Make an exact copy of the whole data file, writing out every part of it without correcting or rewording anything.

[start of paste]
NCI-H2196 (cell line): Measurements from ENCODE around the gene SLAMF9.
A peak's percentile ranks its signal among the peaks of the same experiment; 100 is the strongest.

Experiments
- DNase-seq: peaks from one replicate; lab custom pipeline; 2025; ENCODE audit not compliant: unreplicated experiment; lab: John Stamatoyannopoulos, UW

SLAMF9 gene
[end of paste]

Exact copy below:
NCI-H2196 (cell line): Measurements from ENCODE around the gene SLAMF9.
A peak's percentile ranks its signal among the peaks of the same experiment; 100 is the strongest.

Experiments
- DNase-seq: peaks from one replicate; lab custom pipeline; 2025; ENCODE audit not compliant: unreplicated experiment; lab: John Stamatoyannopoulos, UW

SLAMF9 gene